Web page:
McIlroy would 'think twice' about future rounds with Trump


Rory McIlroy says he will hesitate before accepting an invitation to play golf with Donald Trump after accusations of hypocrisy followed a February round with the US president.

The four-time major champion accepted an invitation to play with President Trump in Florida earlier this year.

Ahead of the Masters getting under way this week, where McIlroy will look to complete a career Grand Slam of major titles, it was put to the Northern Irishman that spending time in the company of the President flew in the face of his stance against the Muirfield Golf Club over their long-standing refusal to admit women members, which has since been overturned on a vote.

While on the campaign trail, a video of Trump from 2005 emerged in which he had boasted about unsolicited kissing, groping and trying to have sex with women.

Trump has also been the centre of numerous controversies, both before and since taking office, and McIlroy was quick to distance himself from the President's more controversial views and explained a fascination with the entourage that would come in tow with his famous opponent was behind his decision to play.

"I think Muirfield Golf Club, or the honourable company of having the golfers, and the office of the President of the United States are two completely different things," McIlroy told reporters.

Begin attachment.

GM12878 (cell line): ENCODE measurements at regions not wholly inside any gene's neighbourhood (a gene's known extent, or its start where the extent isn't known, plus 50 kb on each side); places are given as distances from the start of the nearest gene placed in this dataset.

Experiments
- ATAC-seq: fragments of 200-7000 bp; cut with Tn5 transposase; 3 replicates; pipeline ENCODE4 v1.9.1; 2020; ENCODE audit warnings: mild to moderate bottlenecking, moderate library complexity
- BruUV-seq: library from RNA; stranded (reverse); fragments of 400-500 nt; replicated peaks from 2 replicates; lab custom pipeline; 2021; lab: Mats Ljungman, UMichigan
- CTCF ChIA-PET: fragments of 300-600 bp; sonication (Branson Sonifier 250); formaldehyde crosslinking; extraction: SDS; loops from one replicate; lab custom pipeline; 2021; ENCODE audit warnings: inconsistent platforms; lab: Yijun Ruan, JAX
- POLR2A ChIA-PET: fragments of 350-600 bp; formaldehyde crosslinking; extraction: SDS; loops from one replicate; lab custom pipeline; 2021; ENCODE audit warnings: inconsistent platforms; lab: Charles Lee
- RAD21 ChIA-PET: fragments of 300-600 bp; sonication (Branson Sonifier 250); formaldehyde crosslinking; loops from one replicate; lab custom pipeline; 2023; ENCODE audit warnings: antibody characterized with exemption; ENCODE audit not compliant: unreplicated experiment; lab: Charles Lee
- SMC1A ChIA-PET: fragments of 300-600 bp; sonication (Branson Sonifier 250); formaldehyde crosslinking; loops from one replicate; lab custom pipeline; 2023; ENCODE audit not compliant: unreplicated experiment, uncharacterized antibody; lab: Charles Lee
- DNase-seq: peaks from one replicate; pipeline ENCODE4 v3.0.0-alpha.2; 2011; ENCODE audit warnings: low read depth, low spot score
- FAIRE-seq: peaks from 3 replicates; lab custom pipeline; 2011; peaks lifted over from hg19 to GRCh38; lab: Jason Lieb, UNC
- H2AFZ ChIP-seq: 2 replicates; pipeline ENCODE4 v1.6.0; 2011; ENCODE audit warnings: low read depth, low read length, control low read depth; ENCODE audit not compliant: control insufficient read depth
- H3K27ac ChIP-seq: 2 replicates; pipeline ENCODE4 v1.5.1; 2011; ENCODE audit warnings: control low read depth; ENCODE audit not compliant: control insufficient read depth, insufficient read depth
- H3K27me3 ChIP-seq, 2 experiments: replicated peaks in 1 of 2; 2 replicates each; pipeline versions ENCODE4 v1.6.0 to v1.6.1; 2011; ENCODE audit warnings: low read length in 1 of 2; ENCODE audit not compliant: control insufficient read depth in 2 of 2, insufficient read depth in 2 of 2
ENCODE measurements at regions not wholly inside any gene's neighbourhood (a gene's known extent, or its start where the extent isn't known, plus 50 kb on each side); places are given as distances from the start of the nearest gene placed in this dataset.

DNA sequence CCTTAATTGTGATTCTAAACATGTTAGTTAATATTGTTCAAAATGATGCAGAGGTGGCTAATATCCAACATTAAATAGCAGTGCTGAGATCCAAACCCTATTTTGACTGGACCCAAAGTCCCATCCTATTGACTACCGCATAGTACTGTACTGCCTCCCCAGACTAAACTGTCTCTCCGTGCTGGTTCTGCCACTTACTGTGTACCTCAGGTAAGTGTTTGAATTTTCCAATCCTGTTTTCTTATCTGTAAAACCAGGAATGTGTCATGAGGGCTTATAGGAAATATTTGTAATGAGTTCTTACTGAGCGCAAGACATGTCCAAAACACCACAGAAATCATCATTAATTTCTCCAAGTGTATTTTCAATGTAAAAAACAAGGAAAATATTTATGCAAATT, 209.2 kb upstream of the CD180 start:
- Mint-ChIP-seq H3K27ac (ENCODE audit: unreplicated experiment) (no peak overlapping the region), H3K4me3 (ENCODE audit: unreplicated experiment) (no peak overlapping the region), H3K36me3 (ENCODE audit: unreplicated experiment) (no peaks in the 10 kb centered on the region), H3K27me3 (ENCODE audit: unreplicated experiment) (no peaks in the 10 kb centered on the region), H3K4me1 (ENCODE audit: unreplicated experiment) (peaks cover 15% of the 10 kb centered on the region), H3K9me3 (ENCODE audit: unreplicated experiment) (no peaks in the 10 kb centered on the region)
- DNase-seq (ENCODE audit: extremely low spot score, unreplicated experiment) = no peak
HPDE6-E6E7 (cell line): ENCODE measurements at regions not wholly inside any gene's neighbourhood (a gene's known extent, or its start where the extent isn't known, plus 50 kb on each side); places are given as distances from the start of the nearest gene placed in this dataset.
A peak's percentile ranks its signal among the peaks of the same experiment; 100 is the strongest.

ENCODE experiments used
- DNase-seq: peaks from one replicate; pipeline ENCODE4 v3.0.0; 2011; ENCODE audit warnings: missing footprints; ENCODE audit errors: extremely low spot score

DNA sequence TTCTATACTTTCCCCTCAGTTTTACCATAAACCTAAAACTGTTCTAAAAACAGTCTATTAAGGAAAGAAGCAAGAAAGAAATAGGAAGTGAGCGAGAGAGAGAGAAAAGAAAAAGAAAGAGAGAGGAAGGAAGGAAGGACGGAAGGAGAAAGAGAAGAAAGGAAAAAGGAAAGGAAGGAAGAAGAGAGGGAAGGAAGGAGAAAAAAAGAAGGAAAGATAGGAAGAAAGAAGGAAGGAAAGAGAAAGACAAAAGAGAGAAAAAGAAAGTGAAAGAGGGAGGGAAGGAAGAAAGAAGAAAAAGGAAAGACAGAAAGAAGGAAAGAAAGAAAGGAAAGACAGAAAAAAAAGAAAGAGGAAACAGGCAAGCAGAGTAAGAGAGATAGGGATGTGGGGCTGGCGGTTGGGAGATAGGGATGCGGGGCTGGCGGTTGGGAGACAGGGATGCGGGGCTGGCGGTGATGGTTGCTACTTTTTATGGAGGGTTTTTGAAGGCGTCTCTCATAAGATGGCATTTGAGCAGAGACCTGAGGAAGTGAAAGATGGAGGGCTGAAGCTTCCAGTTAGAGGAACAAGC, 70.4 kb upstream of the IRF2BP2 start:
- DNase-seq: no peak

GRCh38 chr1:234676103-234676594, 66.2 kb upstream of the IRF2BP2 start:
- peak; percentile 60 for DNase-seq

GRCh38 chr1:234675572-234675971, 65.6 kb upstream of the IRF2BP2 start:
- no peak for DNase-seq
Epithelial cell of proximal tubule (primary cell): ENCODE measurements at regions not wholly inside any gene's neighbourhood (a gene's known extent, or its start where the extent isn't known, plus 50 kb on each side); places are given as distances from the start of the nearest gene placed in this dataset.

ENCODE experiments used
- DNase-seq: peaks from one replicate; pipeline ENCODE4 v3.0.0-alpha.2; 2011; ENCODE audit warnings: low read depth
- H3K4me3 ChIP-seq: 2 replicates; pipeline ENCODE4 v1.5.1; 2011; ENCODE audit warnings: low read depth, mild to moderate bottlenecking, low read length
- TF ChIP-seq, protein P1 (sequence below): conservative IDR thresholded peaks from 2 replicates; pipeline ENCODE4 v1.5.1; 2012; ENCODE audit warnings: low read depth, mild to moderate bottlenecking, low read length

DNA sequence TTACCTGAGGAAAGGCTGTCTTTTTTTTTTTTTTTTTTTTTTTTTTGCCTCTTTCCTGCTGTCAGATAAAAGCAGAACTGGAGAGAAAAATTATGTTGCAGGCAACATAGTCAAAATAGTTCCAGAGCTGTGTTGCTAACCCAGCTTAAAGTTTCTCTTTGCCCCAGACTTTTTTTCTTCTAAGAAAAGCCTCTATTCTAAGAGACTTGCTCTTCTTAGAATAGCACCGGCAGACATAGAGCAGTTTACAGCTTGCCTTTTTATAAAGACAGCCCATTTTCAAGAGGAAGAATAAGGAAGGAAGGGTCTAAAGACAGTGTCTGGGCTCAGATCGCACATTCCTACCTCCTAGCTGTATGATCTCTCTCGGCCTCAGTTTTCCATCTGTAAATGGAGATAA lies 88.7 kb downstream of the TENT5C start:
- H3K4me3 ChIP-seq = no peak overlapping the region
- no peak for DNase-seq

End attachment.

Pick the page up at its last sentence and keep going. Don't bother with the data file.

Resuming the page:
"I've spent time in President Trump's company before, and that does not mean that I agree with everything that he says. Actually the opposite.

"You know, we're in a day and age where... we were never in a day and age where we could say those things, but some thought it was appropriate.

"But whenever an invitation or a request comes my way, I don't want to say I jump at the chance, but at the same time, you know, to see the Secret Service, to see the scene, I mean, that's really what I was going for.

"There was not one bit of politics discussed in that round of golf. He was more interested talking about the grass that he just put on the greens.

"It's a difficult one. I felt I would have been making more of a statement if I had of turned it down.  

"It's not a tough place to be put in, but it was a round of golf and nothing more. Would I do it again?  After the sort of backlash I received, I'd think twice about it."